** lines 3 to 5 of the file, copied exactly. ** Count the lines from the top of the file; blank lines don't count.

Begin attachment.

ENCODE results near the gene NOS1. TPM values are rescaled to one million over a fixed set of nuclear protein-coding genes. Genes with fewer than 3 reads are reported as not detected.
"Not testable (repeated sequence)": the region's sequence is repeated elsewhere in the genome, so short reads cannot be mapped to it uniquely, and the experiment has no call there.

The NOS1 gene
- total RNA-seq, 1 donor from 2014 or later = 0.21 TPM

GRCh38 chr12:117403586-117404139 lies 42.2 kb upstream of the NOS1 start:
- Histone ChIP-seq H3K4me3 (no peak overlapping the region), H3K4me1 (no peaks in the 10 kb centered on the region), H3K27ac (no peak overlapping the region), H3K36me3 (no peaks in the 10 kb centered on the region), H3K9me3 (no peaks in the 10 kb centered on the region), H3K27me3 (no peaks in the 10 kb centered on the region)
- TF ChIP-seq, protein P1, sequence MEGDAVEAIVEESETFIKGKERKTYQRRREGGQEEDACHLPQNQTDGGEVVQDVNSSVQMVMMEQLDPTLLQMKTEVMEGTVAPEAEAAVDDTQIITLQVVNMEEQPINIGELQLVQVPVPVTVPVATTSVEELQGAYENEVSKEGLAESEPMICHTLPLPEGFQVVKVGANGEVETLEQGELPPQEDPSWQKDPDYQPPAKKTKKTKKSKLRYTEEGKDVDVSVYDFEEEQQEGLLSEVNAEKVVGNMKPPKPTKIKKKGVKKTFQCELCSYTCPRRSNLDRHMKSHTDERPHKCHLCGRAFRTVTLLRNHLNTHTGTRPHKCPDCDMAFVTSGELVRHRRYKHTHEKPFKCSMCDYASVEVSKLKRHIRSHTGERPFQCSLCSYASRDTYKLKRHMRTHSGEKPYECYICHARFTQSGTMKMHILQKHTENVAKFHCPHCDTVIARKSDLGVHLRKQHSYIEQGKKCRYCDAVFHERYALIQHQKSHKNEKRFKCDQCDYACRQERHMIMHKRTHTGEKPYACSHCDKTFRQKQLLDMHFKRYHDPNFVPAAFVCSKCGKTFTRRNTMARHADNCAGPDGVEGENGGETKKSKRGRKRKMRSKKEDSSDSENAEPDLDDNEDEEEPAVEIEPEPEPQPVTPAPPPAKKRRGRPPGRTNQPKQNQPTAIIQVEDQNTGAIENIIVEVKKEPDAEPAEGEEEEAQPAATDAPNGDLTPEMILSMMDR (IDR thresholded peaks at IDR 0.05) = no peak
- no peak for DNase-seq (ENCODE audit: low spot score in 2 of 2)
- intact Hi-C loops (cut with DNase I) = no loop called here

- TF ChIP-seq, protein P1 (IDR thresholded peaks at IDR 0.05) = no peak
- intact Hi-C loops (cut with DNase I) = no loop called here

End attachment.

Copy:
The NOS1 gene
- total RNA-seq, 1 donor from 2014 or later = 0.21 TPM

GRCh38 chr12:117403586-117404139 lies 42.2 kb upstream of the NOS1 start: